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Protest Wept


Protest woke to the silence of tears dropping on the floor. Unable to move or feel her body. Familiarity steadied her enough to find a point of reference. Breathing slowed as she recognized herself; twisted in drenched bed clothes, her once beautifully sculpted arms lashing at the night beneath muffled cries. Struggles to comprehend the image of herself, immediately overshadowed by a blinding light.

Protest gasped as oppressive heat choked her lungs, acrid stench uncurled as dusty roads gave way to city streets, music filled the air. Songs of hope, freedom and purpose invited her into homes, corner stores and coffee shops. Her steps quickened; swirls of conviction laughed as they placed soft grass beneath her toes. Millions of voices buoyed her passage – she swears she saw a rabbit dance the jig.

Sharp pain stopped Protest in her tracks, blood pooling beneath stubbed toes as she stood on a bed of glass. She hadn’t noticed the ominous skies, stoked by  icy winds, now taunting her with their cackle. The streets were silent, as if under a spell of darkness – opaque voices snickered,  Protest managed a wobbly  defiant walk, peering into cafes and shops once filled with promise. Thousands of mute heads cast downwards at flickering screens,  fingers tapping keyboards assaulted her senses. One brave little puddle of reason wailed a hasty goodbye as it disappeared down a greasy drain.

Protest bolted upright, her dream vibrating taunts, her lobotomy complete. Protest wept; not for herself but for those who had forgotten her.

Idle No More – You Have Some Problems


Lets face it; it sucks to be an aboriginal person in any country. Civilization is shaped by conquest, genocide, and religious oppression. None of it right, appalling and tragic is the plight of those unfortunate enough to be on the receiving end of those with bigger muscles. Entire civilizations wiped out in the blink of an eye.

Canada‘s first nation’s people are no exception. Adding insult to injury, not only did they find themselves rounded up and placed in reservations; their children were taken away and subjected to the horror of the residential school system. A shameful attempt to eradicate any trace of traditional native culture and language. Treated as not much more than slave labour, they endured physical and sexual abuse, all in the name of a Christian God.

https://notestoponder.wordpress.com/2012/08/07/canadas-residential-schools/

I don’t blame any of them for the chip they carry on their shoulder. That said; many, many people have had a rough time. No one said life would be fair. Thousands and thousands of immigrants arrived in North America with nothing more than the shirt on their back. They too lost their homes, fled persecution and war, yet made a choice for a better life. They never forgot the “old country” but embraced Canada as chance to make a fresh start.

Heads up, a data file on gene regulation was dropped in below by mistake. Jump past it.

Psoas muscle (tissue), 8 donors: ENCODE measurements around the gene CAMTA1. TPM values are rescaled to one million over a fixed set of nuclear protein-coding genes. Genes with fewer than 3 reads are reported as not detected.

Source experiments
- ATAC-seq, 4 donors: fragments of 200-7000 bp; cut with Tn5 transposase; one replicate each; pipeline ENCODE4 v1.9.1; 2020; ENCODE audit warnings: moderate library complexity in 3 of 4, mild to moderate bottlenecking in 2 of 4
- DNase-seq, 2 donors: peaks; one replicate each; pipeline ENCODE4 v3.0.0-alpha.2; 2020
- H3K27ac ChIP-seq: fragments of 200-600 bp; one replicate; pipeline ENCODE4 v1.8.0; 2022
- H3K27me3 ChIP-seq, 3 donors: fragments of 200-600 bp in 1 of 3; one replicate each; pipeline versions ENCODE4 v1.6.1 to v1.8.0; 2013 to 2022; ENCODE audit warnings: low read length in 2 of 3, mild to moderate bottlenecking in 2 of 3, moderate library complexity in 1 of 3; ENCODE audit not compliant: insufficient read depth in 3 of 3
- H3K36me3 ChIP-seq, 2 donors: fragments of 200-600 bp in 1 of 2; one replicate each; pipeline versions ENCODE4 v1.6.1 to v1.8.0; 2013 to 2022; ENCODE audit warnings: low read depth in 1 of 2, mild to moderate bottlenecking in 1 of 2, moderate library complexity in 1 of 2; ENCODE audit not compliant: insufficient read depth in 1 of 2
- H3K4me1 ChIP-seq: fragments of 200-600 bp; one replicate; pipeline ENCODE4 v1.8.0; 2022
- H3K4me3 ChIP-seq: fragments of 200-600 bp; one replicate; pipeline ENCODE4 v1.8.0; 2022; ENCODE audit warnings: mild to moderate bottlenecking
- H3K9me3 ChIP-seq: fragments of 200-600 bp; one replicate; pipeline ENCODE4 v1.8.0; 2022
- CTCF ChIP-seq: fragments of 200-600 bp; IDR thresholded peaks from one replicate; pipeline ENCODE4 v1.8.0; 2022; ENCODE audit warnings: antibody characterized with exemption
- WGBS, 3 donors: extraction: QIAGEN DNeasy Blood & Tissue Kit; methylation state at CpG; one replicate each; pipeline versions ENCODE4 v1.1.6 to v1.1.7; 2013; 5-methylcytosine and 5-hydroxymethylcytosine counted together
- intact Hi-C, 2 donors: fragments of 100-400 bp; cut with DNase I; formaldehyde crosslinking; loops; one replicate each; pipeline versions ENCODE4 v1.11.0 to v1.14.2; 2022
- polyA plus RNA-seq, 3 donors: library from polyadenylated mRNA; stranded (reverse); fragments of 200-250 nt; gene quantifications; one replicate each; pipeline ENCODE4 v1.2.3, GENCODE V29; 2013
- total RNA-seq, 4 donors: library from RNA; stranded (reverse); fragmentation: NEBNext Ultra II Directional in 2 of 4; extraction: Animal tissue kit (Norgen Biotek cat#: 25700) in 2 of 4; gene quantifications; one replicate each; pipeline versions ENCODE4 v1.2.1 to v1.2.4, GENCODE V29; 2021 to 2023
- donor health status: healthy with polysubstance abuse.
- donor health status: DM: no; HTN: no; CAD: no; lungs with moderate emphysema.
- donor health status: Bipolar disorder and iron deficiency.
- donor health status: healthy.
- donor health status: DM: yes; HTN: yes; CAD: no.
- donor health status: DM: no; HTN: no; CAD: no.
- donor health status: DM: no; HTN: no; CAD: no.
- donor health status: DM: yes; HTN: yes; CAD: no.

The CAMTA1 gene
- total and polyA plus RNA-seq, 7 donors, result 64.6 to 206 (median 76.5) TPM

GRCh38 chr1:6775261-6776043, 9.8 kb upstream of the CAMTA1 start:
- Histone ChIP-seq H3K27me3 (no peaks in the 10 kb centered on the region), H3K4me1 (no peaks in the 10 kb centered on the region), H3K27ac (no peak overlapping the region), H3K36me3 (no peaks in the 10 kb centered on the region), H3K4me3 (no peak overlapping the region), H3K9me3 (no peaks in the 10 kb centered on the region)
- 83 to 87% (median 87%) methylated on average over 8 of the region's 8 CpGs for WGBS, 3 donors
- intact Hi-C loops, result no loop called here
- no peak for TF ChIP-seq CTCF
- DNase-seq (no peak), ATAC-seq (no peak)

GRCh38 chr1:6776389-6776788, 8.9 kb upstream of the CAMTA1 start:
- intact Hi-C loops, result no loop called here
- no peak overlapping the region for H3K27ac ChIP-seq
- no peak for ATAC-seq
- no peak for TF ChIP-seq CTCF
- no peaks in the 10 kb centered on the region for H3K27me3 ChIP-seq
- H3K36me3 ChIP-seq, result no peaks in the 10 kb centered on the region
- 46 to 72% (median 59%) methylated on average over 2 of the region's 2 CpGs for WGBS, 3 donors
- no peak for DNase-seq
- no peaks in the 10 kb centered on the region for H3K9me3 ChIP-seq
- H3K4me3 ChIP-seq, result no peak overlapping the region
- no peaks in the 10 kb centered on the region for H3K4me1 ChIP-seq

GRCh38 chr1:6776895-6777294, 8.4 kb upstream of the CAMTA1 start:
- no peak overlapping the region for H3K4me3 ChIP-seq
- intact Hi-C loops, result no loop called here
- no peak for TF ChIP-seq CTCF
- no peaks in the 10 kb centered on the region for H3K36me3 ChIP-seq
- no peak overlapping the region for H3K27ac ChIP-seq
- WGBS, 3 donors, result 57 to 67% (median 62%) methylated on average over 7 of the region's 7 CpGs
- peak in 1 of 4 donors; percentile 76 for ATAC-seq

I’m well aware of the difference between immigrant and indigenous populations. The point I’m making is that first nations people never acquired the mindset needed to succeed. History is rife with tragic stories of persecution and oppression. In ancient times they would have been killed or forced into slavery. Forget treaties or reservations; those are modern concepts shaped to alleviate moral dilemmas unheard of throughout thousands of years of history.

The “Idle No More” movement has a valid point and a terrible approach. Not only a lousy approach, but a major image problem to overcome.  It always has, and will always be about the money. The problem is far from simple, but assure you it will not be solved by banging a drum. Start by taking responsibility for your lives. Explain how you spend the 100’s of millions of government money, tell us why you don’t encourage your children to take advantage of the opportunities handed to them on a silver platter. My children would leap at free tuition.

Idle No More doesn’t have a leg to stand on until they stop being the victim. Your culture, just like religion can be kept alive at home. You are Canadians now and need to take responsibility for your future.

http://www.bing.com/images/search?q=idle+no+more&view=detail&id=247E926F064470E156DCB414B850AF44A7FD8273&first=114